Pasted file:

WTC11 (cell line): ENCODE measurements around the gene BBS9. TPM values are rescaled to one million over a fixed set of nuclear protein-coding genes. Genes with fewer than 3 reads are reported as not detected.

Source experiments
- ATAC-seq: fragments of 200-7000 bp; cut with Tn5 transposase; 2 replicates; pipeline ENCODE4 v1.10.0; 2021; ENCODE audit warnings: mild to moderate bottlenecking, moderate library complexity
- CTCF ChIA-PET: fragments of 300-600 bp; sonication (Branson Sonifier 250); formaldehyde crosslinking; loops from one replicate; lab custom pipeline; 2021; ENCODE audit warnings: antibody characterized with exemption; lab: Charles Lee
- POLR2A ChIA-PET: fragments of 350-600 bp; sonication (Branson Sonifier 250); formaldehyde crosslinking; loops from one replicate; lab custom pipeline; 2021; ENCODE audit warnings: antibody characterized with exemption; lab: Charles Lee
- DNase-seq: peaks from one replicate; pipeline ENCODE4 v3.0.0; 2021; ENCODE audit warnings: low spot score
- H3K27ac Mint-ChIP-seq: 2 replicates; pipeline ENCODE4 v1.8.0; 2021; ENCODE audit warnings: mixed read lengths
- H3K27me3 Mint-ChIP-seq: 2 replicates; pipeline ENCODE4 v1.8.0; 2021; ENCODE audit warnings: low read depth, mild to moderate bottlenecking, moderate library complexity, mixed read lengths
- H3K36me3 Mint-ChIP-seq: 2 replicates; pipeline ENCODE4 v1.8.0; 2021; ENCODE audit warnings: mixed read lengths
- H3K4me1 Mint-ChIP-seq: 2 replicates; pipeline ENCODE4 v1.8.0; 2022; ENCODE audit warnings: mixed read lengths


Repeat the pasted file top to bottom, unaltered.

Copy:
WTC11 (cell line): ENCODE measurements around the gene BBS9. TPM values are rescaled to one million over a fixed set of nuclear protein-coding genes. Genes with fewer than 3 reads are reported as not detected.

Source experiments
- ATAC-seq: fragments of 200-7000 bp; cut with Tn5 transposase; 2 replicates; pipeline ENCODE4 v1.10.0; 2021; ENCODE audit warnings: mild to moderate bottlenecking, moderate library complexity
- CTCF ChIA-PET: fragments of 300-600 bp; sonication (Branson Sonifier 250); formaldehyde crosslinking; loops from one replicate; lab custom pipeline; 2021; ENCODE audit warnings: antibody characterized with exemption; lab: Charles Lee
- POLR2A ChIA-PET: fragments of 350-600 bp; sonication (Branson Sonifier 250); formaldehyde crosslinking; loops from one replicate; lab custom pipeline; 2021; ENCODE audit warnings: antibody characterized with exemption; lab: Charles Lee
- DNase-seq: peaks from one replicate; pipeline ENCODE4 v3.0.0; 2021; ENCODE audit warnings: low spot score
- H3K27ac Mint-ChIP-seq: 2 replicates; pipeline ENCODE4 v1.8.0; 2021; ENCODE audit warnings: mixed read lengths
- H3K27me3 Mint-ChIP-seq: 2 replicates; pipeline ENCODE4 v1.8.0; 2021; ENCODE audit warnings: low read depth, mild to moderate bottlenecking, moderate library complexity, mixed read lengths
- H3K36me3 Mint-ChIP-seq: 2 replicates; pipeline ENCODE4 v1.8.0; 2021; ENCODE audit warnings: mixed read lengths
- H3K4me1 Mint-ChIP-seq: 2 replicates; pipeline ENCODE4 v1.8.0; 2022; ENCODE audit warnings: mixed read lengths